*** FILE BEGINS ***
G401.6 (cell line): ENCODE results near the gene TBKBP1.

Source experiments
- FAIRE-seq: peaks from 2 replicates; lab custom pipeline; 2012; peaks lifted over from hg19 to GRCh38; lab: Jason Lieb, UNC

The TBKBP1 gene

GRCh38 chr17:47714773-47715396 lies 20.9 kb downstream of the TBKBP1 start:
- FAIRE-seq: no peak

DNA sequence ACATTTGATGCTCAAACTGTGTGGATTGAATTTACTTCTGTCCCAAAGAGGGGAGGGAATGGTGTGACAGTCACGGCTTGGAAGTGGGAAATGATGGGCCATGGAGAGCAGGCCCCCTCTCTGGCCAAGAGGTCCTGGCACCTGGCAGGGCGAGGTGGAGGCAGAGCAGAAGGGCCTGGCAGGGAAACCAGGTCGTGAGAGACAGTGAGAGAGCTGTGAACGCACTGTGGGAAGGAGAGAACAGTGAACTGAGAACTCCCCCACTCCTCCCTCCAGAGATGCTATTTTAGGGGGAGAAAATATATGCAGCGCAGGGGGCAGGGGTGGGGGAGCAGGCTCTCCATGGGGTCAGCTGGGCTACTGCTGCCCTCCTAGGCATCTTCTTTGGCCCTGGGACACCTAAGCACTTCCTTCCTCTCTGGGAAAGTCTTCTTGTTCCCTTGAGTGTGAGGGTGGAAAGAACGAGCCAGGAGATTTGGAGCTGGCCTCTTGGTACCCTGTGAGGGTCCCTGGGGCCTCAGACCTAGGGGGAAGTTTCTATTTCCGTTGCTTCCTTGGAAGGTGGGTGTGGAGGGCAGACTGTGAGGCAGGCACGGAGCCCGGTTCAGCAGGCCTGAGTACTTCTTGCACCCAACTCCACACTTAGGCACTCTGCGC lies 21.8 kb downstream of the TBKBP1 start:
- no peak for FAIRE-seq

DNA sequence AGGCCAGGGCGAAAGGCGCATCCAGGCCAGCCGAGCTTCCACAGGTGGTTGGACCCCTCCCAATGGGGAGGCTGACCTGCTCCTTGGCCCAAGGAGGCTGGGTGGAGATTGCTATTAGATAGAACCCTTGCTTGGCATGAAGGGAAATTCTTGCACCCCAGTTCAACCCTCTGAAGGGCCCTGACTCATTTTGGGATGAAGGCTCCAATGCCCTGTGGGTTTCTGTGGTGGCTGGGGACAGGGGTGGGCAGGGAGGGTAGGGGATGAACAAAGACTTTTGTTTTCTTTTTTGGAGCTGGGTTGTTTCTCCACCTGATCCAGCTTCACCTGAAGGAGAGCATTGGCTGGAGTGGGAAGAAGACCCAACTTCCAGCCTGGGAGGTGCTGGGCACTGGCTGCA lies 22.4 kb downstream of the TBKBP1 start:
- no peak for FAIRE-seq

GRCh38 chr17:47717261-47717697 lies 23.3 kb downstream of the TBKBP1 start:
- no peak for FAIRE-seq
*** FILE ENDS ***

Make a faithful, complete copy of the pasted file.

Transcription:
G401.6 (cell line): ENCODE results near the gene TBKBP1.

Source experiments
- FAIRE-seq: peaks from 2 replicates; lab custom pipeline; 2012; peaks lifted over from hg19 to GRCh38; lab: Jason Lieb, UNC

The TBKBP1 gene

GRCh38 chr17:47714773-47715396 lies 20.9 kb downstream of the TBKBP1 start:
- FAIRE-seq: no peak

DNA sequence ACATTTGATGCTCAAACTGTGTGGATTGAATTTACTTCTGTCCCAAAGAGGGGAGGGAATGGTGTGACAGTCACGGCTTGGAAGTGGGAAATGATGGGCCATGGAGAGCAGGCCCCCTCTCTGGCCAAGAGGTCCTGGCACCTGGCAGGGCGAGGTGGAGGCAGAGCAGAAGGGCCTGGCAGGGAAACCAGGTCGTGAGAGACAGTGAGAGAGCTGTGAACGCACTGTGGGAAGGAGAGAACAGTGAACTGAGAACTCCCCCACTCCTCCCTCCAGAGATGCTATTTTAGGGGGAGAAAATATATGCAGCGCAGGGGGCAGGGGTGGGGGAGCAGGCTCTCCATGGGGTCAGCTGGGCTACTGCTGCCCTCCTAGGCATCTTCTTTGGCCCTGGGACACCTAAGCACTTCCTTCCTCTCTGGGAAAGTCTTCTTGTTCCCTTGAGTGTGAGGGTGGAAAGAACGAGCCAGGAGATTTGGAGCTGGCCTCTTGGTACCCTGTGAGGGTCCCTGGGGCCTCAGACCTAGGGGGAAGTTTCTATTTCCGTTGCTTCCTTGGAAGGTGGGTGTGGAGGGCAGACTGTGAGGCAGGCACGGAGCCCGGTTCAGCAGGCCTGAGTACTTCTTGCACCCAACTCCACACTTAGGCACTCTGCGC lies 21.8 kb downstream of the TBKBP1 start:
- no peak for FAIRE-seq

DNA sequence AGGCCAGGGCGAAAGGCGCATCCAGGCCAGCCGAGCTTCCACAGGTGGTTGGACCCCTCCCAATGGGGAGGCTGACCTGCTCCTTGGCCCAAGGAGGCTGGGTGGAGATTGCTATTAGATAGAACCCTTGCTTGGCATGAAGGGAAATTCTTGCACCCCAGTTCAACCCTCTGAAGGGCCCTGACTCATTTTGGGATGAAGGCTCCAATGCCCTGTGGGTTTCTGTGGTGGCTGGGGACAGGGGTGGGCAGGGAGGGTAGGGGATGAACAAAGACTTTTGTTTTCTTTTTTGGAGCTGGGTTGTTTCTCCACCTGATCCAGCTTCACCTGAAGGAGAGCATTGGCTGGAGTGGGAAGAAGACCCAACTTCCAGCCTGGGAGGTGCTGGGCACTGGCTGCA lies 22.4 kb downstream of the TBKBP1 start:
- no peak for FAIRE-seq

GRCh38 chr17:47717261-47717697 lies 23.3 kb downstream of the TBKBP1 start:
- no peak for FAIRE-seq